|Posted on March 20, 2014 at 5:30 PM|
THE Caribbean Coastal Area Management (C-CAM) Foundation is moving to bring sobriety to the raging debate over the proposed port development at the Goat Islands.
In a release issued earlier today, C-CAM, which does conservation work inside the Portland Bight Protected Area, revealed it is seeking funds to hire an international firm “to do a cost effectiveness comparison” of developing the port at the Goat Islands relative to one other site — “time permitting”.
“Much of the current Goat Islands discussion pits the environment against the economy, but we believe the two don’t have to work against each other,” Ingrid Parchment, Executive Director of C-CAM, said in the release.
“We want to understand our nation’s options by getting a better sense of the financial and environmental costs of the proposed port development versus other potential sites,” she added, revealing the rationale behind C-CAM’s actions.
Since it emerged last year that Government was contemplating the use of the Goat Islands to facilitate the port development by the Chinese, little concrete information on the precise scope of work proposed has been forthcoming — and then, only after much wrangling.
The Jamaica Coalition of Civil Society and individual entities, such as the Jamaica Environment Trust (JET), have come out against the proposed development even as they have tried to wrest information from Government and lobbied for a public consultation on the issues.
JET has gone as far as to file an appeal with the Access to Information Appeals Tribunal to get its hands on a memorandum of understanding between the Port Authority of Jamaica and China Harbour Engineering Company for the proposed development.
They have, too, sought the support of the Public Administration and Appropriations Committee (PAAC), urging its members to allow them — and other stakeholders, including C-CAM and the Port Authority of Jamaica — to make presentations before the committee.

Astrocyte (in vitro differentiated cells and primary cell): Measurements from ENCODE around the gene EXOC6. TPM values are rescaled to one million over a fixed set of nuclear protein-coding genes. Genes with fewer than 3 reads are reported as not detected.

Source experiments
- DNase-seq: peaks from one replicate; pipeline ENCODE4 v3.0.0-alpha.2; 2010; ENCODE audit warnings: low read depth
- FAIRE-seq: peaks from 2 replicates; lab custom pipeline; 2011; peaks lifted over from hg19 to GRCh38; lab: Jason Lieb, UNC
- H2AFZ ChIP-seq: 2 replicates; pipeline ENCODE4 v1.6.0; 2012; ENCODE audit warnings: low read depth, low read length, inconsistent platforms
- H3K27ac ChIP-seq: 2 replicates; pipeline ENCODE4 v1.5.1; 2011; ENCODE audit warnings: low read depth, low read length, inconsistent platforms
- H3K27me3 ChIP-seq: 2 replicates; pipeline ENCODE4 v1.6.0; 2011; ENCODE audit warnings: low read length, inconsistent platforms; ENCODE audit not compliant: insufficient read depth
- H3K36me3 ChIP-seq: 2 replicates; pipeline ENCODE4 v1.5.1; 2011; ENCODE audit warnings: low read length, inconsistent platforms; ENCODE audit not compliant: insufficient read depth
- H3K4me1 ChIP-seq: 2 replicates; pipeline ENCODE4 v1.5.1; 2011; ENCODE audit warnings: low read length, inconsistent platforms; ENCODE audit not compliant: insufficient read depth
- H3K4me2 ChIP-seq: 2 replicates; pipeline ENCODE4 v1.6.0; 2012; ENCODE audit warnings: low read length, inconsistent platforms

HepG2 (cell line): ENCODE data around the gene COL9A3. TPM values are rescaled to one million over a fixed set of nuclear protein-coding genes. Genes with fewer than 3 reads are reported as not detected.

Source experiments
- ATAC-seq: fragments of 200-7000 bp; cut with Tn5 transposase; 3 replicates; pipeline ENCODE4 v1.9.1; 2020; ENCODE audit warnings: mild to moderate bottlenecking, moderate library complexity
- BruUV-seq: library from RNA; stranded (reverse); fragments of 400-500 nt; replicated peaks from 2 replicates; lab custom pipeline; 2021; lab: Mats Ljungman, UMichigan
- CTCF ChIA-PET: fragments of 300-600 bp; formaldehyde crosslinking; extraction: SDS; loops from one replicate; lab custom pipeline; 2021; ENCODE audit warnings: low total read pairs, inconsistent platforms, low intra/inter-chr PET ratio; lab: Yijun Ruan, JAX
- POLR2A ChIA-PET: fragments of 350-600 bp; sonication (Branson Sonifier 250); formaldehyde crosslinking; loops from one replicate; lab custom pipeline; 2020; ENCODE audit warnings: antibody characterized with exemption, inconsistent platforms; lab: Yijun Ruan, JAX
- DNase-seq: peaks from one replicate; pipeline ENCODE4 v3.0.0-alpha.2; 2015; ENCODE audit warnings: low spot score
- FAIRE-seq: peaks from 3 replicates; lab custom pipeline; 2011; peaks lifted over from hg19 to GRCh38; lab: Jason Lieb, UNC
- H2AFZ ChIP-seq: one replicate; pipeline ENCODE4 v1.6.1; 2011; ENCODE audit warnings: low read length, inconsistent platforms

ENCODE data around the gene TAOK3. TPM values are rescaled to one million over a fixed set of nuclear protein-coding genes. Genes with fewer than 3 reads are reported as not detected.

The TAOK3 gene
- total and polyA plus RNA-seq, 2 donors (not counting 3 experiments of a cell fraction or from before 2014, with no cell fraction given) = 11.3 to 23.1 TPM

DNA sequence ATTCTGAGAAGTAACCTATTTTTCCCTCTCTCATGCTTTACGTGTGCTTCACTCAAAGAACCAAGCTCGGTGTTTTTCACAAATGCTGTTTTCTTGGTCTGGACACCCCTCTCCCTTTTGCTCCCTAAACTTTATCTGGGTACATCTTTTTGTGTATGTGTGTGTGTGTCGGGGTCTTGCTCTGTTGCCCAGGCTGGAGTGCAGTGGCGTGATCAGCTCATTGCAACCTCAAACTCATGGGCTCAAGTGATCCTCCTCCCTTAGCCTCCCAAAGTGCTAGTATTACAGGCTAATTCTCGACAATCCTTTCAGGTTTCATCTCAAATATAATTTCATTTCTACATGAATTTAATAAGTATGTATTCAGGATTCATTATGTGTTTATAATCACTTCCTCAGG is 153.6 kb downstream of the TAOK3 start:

Government has, in the interim, pointed to the economic opportunity the port development presents for Jamaica and has circulated the Environmental Management Scoping of the Portland Bight Protected Area, including the Goat Islands report, in order to squelch the firestorm of concern over the proposed development.
Their efforts have so far not reaped much, if any, dividends.
Meanwhile, C-CAM-commissioned study is to focus on “the capital and recurring costs of the port and associated infrastructure, such as access roads necessary for the port’s functioning”.
“Financial costs will also include required environmental mitigation,” Parchment noted in the release. “The study will look at environmental costs in both non-monetary and monetary terms. It will put a dollar value on the ecosystem services lost to project damage as well as on the replacement cost for compensating those damages with offsite conservation and/or restoration activities.”
Parchment said further: “We think that it is important to provide another perspective in real economic terms as we seek to continue to promote sustainable development in Portland Bight and the value of our natural resources.”
Once completed, the findings of the analysis will be made available to the public through the media and workshops by June 2014.
— Petre Williams-Raynor